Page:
Last year marked Vargas’ first bid at running nearly a full season, ultimately starting 29 of 33 races with a best finish of 14th in the summer race at Atlanta. Using his social media presence to welcome new sponsors like Monarch Roofing and Swann Security, Vargas also led the first three laps of his XFINITY career during the spring race at Talladega. This also proved to be a transitional year for team owner Johnny Davis, whose four-car lineup was reduced to just two. Vargas has returned this year in the #6, joined by former Mike Harmon Racing driver Bayley Currey, who started running for Davis midway through last season.

Through this season’s first 11 races, both Vargas and Currey have fought to finish inside the Top 20. Vargas’ best run of the year again came at Atlanta, this time taking 12th on the reconfigured speedway. Currey’s best remains a pair of 17th-place showings in consecutive races at Martinsville and Talladega. Vargas has also run a few special paint schemes, including a “throwback” to Jeff Gordon’s Pepsi car at Darlington, and a continued effort with Craniosysnostosis outfit Cranio Care Bears to honor the life of Brentley Ehmann.

For Texas, Vargas would welcome returning sponsorship from Twin Liquors Fine Wine & Spirits along with the company’s sister company Siegel’s, which previously backed him at COTA in March. The result was a different look from a traditional JD Motorsports entry, this time running a black car with a red roof and white rims. The scheme would be run on Chassis 059, which had to be rebuilt following a three-car tangle with Jesse Iwuji and Stefan Parsons at Las Vegas. It was at this same Texas track on October 24, 2020 that Vargas – running another distinctive paint scheme for TikTok – flew to an 8th-place finish in the closing laps, which remains his career-best performance. 

This year, Vargas’ weekend began with a spin 13 minutes into the lone practice session, though he managed to keep his car out of the wall. The resulting tire change would incur him a tail-end penalty for Saturday’s race after he qualified 31st with a lap of 175.558mph (30.759 seconds). 

Vargas was far from the only driver to find trouble on Friday. Before his incident, Landon Cassill bounced off the Turn 3 wall with his #10 Voyager: Crypto for All Chevrolet, sending him to a backup car and preventing him from turning a qualifying lap. A.J. Allmendinger couldn’t turn a lap in practice when NASCAR suspected a height issue with his #16 Action Industries Chevrolet, requiring another trip though the inspection queue. In the time trials themselves, Anthony Alfredo bounced his #23 First Phase Chevrolet off the Turn 4 fence and cancelled his lap. Kyle Weatherman secured the 17th starting spot when he was swapped into the #34 Equity Prime Mortgage Chevrolet due to a military obligation. Iwuji would still start Saturday’s race at team co-owner Emmitt Smith’s home track. The lone DNQ was Brennan Poole, whose #47 Mike Harmon Racing Chevrolet carried new backing from apparel company American Scroll.

On race day, Allmendinger didn’t incur a tail-end penalty after securing 13th in qualifying with no practice. But last-place qualifier Cassill was docked for his backup car along with 37th-place Alfredo’s repaired #23 and 17th-place Iwuji’s driver change. This is not counting another five drivers sent to the rear for unapproved adjustments: 7th-place Ty Gibbs for a tire change on the #54 Monster Energy Toyota, 18th-place Stefan Parsons in the #45 Market Rebellion / Sokal Chevrolet, 22nd-place Bayley Currey in the #4 Chasco Constructors Chevrolet, 23rd-place Brandon Brown in the #68 BrandonBilt Foundations Chevrolet, and 29th-place David Starr in the #08 Ticket Smarter Ford.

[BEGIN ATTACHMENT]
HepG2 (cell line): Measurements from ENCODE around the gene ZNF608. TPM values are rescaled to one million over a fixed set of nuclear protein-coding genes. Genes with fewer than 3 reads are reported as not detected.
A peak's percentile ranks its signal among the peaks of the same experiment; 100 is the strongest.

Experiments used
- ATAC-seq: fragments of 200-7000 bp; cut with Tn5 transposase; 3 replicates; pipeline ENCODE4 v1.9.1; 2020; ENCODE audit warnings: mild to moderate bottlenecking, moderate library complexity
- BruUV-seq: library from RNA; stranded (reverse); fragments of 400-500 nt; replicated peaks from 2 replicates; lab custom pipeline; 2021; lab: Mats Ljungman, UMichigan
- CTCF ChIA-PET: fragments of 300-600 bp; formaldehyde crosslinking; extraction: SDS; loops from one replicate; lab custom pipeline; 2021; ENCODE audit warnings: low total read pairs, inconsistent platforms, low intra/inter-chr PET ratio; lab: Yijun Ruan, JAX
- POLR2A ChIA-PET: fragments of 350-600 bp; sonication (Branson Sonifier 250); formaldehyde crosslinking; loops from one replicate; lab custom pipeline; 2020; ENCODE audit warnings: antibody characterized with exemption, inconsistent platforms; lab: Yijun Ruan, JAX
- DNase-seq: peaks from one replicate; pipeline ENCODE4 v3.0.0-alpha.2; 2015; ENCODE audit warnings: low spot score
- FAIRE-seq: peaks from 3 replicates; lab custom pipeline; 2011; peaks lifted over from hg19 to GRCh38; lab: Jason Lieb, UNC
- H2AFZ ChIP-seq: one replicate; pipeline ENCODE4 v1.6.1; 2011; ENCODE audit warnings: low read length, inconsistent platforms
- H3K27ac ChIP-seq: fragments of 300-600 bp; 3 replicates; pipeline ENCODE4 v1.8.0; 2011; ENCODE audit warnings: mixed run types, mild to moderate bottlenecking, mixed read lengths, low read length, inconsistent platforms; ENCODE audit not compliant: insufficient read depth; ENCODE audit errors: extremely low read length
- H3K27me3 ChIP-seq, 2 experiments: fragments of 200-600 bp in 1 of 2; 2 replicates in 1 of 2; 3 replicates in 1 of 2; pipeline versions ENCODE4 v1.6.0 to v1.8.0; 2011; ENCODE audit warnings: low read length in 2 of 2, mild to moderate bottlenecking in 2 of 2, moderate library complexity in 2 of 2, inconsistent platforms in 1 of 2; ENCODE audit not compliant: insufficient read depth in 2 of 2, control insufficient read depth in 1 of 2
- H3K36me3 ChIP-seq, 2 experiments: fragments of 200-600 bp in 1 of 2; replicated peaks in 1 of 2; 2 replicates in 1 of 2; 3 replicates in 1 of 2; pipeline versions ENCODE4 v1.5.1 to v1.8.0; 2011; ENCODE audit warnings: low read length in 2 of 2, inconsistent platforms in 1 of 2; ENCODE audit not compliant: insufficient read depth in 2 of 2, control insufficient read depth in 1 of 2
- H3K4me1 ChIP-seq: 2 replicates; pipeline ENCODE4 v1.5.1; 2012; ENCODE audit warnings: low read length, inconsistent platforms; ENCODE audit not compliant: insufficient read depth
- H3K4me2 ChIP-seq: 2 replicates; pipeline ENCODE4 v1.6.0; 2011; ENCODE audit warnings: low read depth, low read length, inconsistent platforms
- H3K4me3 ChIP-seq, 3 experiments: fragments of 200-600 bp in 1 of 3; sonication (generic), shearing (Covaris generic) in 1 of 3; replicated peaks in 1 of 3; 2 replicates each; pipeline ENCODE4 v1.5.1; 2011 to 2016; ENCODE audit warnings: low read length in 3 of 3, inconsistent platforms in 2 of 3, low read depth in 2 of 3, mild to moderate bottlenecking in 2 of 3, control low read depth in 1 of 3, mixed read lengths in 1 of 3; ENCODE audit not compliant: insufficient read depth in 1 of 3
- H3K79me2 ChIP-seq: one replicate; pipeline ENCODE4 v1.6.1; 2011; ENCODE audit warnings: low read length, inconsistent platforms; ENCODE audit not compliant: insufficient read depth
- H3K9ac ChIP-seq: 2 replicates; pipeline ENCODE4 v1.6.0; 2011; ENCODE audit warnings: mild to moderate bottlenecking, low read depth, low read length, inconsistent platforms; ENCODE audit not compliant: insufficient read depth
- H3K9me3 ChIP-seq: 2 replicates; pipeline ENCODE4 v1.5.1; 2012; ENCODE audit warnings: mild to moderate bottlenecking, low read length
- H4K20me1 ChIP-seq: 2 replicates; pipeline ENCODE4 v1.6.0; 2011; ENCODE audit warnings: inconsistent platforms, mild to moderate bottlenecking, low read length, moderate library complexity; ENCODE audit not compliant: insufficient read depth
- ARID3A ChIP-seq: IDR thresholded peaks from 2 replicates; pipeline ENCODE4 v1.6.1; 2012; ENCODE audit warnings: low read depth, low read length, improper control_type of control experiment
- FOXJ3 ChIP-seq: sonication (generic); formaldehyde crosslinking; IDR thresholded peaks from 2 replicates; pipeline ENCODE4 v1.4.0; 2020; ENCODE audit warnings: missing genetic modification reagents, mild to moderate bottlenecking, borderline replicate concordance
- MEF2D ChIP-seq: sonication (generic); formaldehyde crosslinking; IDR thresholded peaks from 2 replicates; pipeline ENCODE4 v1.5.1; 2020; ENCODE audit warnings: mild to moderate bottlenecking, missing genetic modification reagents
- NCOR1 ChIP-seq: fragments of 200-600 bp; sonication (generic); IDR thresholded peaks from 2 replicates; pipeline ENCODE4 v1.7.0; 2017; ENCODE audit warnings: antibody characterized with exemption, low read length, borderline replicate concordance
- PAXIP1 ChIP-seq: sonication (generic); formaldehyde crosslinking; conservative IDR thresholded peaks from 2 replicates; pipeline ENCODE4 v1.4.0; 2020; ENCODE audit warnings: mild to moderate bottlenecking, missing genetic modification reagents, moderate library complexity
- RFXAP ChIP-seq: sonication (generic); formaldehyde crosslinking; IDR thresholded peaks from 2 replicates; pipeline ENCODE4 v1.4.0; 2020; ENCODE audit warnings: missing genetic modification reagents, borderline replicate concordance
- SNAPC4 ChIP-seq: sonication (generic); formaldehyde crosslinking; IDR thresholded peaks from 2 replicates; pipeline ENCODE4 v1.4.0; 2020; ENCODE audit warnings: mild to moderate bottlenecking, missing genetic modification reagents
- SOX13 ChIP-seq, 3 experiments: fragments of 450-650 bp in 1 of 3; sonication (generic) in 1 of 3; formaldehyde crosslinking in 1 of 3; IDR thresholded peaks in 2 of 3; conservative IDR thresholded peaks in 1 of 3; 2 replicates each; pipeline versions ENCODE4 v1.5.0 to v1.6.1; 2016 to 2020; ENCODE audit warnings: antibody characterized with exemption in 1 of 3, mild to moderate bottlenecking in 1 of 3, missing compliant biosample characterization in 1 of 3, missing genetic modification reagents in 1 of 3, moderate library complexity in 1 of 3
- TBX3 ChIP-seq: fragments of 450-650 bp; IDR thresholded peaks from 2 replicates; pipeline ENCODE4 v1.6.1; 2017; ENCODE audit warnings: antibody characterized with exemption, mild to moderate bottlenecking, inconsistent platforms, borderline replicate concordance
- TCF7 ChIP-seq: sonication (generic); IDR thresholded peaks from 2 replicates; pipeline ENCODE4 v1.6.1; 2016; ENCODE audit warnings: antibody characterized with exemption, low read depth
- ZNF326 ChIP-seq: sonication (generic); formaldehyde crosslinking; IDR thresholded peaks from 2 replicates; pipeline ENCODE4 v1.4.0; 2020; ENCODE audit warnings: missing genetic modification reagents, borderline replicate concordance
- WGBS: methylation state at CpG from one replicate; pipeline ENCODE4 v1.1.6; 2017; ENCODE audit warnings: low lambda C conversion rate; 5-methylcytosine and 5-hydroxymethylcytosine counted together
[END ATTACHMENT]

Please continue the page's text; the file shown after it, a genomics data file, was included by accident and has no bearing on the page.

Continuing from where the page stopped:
By the end of Lap 1, Iwuji had taken last from 37th-place Cassill, and the gap was already 1.961 seconds between the two. The gap continued to grow in the early laps as Iwuji turned his first laps of the weekend, growing to 2.791 seconds on Lap 4, 3.549 on Lap 7, and 4.152 on Lap 11. By Lap 13, Iwuji began to find his footing, and for the next two laps closed the deficit on new 37th-place runner Timmy Hill in the #13 TX Remodeling / Toyota. Hill was struggling with a vibration, and had himself started to lose ground with new 36th-place runner Matt Mills in the #5 J.F. Electric Chevrolet. Hill’s deficit to 36th place grew to 4.157 seconds on Lap 15, then 5.4 on Lap 18. In between, Iwuji became the first driver lapped on the 16th circuit followed by Hill, who was caught in Turns 1 and 2.

On Lap 22, just moments after Emmitt Smith was interviewed about Iwuji by the FS1 crew, Ryan Vargas had clawed his way to 31st on the track. Earlier in the run, he’d fought Ty Gibbs’ high powered Joe Gibbs Racing Toyota off Turn 4, running the high line as he defended the position. He’d climbed to 23rd in just five laps, the biggest mover in the early stages. But this time off the fourth corner, the engine suddenly and violently let go, resulting in a massive plume of white smoke from the pipes and underneath the car. Vargas coasted to a stop on the apron of Turn 1 as the first caution came out. The broadcast estimated that the engine may have let go because of his spin in practice. NASCAR officially declared Vargas out on Lap 48.

Taking 37th was Mills, whose #5 was collected in a multi-car pileup off Turn 2 seconds after the Lap 88 restart. Noah Gragson was likewise involved in his #9 Bass Pro Shops / TrueTimber / BRCC Chevrolet, but continued on, only to wreck a second time four laps later, shoving in the rear clip of his car. Ryan Sieg’s day went a similar trajectory, suffering early damage to the right-rear of his #39 / A-Game Ford before he was involved in two more accidents in consecutive cautions, ultimately ending his day. Iwuji also didn’t escape the Bottom Five when he became the last car involved in the day’s biggest accident off Turn 4, sliding into a pair of stopped cars in the infield grass.